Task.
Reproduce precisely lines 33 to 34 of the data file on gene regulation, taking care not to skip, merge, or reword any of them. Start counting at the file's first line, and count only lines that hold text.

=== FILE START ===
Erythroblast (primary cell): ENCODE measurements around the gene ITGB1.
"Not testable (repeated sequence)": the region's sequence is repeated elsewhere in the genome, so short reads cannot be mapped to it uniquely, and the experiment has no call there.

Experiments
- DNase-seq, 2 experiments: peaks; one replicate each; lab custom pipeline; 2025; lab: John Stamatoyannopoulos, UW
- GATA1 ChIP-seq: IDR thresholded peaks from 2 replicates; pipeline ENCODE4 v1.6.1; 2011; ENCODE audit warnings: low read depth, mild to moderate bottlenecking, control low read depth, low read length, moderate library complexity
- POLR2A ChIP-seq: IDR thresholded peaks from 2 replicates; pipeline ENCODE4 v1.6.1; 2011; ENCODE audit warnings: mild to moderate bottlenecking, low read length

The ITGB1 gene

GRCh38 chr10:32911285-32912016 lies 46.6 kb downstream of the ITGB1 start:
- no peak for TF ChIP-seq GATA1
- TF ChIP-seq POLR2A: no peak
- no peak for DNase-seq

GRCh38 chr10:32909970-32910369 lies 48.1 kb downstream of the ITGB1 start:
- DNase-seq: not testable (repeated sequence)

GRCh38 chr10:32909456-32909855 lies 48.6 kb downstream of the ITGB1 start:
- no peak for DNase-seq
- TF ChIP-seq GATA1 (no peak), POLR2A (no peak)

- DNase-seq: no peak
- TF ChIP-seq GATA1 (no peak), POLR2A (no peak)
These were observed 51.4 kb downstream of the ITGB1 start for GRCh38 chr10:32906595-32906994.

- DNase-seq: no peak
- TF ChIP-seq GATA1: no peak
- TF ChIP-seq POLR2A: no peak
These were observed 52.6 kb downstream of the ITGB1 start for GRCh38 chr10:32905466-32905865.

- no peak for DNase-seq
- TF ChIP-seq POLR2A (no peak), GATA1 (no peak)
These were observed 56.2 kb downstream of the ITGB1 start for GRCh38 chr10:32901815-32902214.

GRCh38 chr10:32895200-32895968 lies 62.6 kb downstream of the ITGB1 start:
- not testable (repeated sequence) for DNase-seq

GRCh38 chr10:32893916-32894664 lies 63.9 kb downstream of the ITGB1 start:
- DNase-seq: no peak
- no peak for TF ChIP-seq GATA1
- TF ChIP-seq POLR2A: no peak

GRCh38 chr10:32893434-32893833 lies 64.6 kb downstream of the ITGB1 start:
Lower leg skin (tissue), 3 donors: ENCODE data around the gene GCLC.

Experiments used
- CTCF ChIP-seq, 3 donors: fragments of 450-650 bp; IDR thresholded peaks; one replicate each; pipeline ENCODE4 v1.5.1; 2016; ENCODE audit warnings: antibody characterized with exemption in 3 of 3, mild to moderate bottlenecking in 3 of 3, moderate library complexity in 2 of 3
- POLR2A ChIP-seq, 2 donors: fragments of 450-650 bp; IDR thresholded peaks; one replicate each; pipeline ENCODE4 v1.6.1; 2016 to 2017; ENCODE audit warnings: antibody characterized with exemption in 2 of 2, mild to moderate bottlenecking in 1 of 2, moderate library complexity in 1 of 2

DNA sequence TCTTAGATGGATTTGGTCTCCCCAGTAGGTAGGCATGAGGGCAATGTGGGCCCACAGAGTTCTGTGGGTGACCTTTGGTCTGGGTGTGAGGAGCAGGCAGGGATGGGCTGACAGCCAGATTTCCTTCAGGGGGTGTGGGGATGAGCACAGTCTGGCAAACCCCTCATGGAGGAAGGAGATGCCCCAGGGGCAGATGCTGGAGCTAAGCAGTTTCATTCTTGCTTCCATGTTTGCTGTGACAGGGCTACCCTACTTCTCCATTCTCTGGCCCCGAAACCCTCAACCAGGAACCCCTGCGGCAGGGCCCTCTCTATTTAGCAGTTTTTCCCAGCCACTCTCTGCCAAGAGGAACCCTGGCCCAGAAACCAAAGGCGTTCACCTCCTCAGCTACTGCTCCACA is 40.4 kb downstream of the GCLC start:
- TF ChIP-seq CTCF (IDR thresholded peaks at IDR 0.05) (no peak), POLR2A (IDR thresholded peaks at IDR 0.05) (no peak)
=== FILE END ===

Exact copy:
GRCh38 chr10:32893434-32893833 lies 64.6 kb downstream of the ITGB1 start:
Lower leg skin (tissue), 3 donors: ENCODE data around the gene GCLC.